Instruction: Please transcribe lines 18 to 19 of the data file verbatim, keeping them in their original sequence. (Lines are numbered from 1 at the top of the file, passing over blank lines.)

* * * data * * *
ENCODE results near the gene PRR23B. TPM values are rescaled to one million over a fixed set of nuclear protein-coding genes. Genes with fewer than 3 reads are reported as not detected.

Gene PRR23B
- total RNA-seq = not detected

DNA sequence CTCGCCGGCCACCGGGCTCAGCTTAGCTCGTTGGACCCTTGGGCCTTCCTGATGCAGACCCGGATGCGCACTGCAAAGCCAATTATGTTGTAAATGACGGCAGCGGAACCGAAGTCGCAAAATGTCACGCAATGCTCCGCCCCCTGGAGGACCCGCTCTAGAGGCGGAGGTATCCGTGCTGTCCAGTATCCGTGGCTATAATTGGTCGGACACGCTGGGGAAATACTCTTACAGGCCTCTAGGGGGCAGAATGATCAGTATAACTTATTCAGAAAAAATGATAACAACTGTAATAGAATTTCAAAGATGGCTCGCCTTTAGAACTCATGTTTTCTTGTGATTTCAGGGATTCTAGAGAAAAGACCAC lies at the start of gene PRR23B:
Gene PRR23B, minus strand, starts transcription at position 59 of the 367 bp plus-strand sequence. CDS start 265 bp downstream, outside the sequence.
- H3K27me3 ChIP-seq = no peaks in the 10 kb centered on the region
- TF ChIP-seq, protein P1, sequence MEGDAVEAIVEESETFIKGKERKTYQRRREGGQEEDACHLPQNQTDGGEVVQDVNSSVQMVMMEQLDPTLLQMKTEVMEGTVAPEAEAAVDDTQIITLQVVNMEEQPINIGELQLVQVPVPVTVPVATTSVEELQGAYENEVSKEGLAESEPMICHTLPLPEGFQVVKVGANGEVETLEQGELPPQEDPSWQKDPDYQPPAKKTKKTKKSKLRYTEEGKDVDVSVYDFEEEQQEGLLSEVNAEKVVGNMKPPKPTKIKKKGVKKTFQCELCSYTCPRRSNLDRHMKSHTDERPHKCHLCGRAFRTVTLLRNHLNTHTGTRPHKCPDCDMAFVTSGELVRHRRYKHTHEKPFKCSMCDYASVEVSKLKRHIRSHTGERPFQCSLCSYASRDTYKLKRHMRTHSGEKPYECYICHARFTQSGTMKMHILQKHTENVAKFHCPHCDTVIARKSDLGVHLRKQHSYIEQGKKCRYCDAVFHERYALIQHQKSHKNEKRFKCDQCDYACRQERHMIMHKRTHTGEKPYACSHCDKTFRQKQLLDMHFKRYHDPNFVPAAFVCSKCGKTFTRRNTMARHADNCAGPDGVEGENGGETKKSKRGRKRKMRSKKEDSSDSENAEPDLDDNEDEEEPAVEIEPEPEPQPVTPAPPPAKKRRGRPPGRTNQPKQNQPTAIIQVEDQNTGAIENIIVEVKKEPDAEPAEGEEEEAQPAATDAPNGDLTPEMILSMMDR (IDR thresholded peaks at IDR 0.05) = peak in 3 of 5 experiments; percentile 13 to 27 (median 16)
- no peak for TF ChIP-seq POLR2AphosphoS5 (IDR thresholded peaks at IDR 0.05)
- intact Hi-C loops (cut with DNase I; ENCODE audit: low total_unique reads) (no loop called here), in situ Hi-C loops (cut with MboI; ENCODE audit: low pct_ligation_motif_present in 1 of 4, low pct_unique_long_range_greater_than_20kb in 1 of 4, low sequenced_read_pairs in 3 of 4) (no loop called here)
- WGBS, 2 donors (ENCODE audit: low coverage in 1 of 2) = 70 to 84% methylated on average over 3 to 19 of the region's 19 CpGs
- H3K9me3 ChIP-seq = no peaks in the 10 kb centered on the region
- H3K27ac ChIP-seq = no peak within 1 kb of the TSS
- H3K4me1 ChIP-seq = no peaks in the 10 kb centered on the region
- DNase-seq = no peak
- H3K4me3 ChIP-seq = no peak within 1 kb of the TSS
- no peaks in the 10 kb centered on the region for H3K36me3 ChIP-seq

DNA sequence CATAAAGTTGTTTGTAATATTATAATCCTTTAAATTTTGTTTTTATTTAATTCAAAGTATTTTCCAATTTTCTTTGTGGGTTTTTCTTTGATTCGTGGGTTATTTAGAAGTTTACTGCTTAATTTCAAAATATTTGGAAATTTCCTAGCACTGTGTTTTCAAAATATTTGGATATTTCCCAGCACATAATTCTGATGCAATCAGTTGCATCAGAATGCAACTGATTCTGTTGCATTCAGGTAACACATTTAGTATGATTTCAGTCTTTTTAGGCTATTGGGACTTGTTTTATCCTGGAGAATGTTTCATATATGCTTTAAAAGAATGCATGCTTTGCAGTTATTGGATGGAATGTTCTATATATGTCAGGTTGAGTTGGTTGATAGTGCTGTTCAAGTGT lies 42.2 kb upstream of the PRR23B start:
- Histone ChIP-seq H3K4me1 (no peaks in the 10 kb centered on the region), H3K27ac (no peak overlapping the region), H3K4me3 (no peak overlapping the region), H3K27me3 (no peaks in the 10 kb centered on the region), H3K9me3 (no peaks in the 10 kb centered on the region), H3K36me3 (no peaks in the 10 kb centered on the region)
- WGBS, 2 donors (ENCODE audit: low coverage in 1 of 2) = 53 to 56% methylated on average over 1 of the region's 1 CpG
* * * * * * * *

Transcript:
- Histone ChIP-seq H3K4me1 (no peaks in the 10 kb centered on the region), H3K27ac (no peak overlapping the region), H3K4me3 (no peak overlapping the region), H3K27me3 (no peaks in the 10 kb centered on the region), H3K9me3 (no peaks in the 10 kb centered on the region), H3K36me3 (no peaks in the 10 kb centered on the region)
- WGBS, 2 donors (ENCODE audit: low coverage in 1 of 2) = 53 to 56% methylated on average over 1 of the region's 1 CpG